What Does Remote Replication Mean?
Remote replication is the process of backing up or copying data to storage servers at a remote location or secondary site as part of a disaster recovery plan or data protection solution. Remote replication is used by data-driven organizations to back up important data into remote or secondary locations in case of problems with the primary production data such as disasters, malfunctions or attacks on the system that may result in data loss.
Techopedia Explains Remote Replication
Remote replication is an essential part of data protection, providing a backup in case the primary site fails. Data is simply copied to other locations that may be simple data storage servers or fully capable secondary backup systems that kick in if the primary system fails.
Traditionally, it is just application data that is backed up, but now it is possible to replicate entire virtual machines that act as application or Web servers. These virtual machines are software implementations of actual servers and contain all the data, applications and configurations that are used in hardware servers, but they exist digitally, which means they can be replicated, transferred and run on any capable hardware and can be booted up in seconds to replace primary virtual machines that fail. What this means is that a hacker can bring down a virtual Web server in the primary location and, seconds later, backup virtual machines boot up from the remote location to shoulder the load, and users may not even experience any downtime or feel that they have been transferred to a different server running from a different location.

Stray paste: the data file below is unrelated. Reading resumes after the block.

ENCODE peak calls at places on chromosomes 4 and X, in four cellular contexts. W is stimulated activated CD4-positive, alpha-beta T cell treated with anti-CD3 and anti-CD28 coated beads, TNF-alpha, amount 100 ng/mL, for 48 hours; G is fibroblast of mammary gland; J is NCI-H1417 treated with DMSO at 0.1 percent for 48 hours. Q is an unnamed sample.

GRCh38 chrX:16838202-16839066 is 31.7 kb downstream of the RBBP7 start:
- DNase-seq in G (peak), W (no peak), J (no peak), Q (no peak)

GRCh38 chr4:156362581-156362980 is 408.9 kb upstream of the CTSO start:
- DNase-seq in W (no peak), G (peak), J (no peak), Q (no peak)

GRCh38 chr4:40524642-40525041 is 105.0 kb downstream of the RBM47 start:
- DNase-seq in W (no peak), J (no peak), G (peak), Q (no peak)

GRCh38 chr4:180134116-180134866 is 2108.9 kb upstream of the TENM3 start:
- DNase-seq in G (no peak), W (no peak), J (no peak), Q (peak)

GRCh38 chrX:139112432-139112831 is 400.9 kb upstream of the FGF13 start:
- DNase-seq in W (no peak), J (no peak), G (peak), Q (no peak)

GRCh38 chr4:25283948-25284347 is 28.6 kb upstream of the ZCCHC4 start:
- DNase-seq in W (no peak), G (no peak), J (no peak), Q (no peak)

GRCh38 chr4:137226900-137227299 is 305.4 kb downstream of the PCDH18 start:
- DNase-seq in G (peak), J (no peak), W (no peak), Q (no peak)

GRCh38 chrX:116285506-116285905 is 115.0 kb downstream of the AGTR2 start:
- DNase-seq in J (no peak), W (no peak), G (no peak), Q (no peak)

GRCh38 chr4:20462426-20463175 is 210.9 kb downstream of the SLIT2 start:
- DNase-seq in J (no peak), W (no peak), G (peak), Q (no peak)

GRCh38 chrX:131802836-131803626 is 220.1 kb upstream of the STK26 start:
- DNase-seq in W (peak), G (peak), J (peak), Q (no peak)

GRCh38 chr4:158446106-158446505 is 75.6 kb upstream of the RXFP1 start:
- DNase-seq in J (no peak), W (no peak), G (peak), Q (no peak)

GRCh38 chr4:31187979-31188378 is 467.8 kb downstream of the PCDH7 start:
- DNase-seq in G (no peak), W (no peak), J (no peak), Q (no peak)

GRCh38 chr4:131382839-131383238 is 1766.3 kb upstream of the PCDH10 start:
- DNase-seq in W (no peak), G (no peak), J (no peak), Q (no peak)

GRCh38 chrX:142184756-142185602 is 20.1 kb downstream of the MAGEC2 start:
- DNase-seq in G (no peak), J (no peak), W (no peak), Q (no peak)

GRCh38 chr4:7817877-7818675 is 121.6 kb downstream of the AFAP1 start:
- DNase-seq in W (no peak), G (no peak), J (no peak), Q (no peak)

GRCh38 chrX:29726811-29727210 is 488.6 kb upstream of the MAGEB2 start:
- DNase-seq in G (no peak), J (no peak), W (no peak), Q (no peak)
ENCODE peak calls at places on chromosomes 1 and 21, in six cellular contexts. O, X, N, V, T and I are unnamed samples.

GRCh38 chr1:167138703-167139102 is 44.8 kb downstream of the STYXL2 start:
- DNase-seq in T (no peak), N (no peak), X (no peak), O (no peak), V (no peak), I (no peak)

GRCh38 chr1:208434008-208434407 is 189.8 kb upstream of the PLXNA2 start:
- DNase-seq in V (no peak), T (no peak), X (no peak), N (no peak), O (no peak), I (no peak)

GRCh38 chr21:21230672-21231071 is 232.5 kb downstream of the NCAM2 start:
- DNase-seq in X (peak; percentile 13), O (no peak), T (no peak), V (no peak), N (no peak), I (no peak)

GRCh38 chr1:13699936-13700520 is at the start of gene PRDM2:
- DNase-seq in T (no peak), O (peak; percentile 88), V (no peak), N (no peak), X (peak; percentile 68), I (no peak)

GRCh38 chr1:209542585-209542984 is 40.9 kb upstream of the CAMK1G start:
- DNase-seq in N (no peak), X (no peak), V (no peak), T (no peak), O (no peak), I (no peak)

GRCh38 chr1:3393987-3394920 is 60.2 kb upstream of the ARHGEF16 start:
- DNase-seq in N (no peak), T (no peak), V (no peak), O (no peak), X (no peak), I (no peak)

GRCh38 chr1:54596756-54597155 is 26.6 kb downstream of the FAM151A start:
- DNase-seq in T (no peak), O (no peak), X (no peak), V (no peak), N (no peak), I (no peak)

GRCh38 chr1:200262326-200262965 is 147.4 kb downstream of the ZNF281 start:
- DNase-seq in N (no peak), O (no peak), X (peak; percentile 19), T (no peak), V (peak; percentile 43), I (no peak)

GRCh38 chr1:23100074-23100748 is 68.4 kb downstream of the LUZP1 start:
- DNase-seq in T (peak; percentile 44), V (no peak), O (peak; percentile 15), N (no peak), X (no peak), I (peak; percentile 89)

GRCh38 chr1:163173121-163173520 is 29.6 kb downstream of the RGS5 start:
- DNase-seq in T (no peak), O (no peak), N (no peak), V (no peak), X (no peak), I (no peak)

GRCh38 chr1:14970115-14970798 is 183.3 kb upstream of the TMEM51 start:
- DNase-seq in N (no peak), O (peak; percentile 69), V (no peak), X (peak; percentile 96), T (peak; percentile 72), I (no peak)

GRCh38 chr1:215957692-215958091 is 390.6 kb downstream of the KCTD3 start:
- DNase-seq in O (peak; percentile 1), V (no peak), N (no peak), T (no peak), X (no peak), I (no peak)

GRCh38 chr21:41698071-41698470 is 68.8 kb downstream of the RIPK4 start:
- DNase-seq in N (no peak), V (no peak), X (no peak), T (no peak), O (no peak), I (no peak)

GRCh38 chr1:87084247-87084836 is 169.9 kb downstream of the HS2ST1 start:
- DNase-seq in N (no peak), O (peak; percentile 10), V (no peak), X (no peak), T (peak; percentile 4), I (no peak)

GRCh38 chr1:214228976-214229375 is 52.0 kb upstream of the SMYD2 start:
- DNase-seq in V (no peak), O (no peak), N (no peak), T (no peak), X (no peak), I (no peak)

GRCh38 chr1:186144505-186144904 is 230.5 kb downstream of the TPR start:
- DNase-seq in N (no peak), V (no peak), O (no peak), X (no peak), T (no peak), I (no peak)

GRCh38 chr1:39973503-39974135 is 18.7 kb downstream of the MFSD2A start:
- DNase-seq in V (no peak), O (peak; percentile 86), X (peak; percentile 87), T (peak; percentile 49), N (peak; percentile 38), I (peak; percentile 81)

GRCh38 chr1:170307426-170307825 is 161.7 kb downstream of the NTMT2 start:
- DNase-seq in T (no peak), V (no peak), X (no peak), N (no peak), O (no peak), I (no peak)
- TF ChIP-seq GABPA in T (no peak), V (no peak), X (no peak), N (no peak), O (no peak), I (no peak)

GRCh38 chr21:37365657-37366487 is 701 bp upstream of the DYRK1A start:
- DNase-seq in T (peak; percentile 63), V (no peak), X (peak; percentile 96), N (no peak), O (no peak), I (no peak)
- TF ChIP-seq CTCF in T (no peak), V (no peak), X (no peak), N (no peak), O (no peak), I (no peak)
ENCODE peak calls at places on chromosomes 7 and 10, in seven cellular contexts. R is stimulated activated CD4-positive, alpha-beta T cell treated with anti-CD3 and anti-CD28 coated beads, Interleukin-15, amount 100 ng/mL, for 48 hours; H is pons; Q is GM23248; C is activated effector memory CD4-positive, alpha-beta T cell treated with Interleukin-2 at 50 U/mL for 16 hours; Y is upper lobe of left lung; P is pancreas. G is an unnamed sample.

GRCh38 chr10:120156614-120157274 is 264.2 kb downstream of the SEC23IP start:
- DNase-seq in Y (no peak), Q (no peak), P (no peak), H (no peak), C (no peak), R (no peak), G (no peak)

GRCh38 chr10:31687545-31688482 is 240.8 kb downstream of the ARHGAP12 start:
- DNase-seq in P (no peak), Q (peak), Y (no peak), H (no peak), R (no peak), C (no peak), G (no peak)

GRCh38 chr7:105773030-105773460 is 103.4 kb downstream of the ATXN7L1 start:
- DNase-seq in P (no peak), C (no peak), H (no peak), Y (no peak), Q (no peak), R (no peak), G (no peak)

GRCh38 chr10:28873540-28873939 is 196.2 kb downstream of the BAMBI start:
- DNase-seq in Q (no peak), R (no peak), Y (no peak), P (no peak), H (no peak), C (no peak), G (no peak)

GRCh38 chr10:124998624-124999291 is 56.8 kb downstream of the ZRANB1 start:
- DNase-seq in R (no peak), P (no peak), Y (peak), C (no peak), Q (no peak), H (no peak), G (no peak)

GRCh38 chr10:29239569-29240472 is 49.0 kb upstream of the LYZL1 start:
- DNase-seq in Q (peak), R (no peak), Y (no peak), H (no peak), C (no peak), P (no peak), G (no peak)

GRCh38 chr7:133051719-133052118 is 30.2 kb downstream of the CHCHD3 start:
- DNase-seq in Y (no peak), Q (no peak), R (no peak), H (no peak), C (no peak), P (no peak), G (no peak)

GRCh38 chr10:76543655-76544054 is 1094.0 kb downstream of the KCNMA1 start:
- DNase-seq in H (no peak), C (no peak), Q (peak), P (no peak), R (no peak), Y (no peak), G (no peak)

There are two types of remote replication:
- Synchronous remote replication — Data is replicated to a secondary remote location just as the primary data is being created or changed. This is real-time replication, or as close to it as possible, which ensures that data backups are, at most, only a few minutes older than the source material.
- Asynchronous remote replication — This is replication done not in real time as data changes, but in predetermined regular intervals such as weekly, daily or even hourly.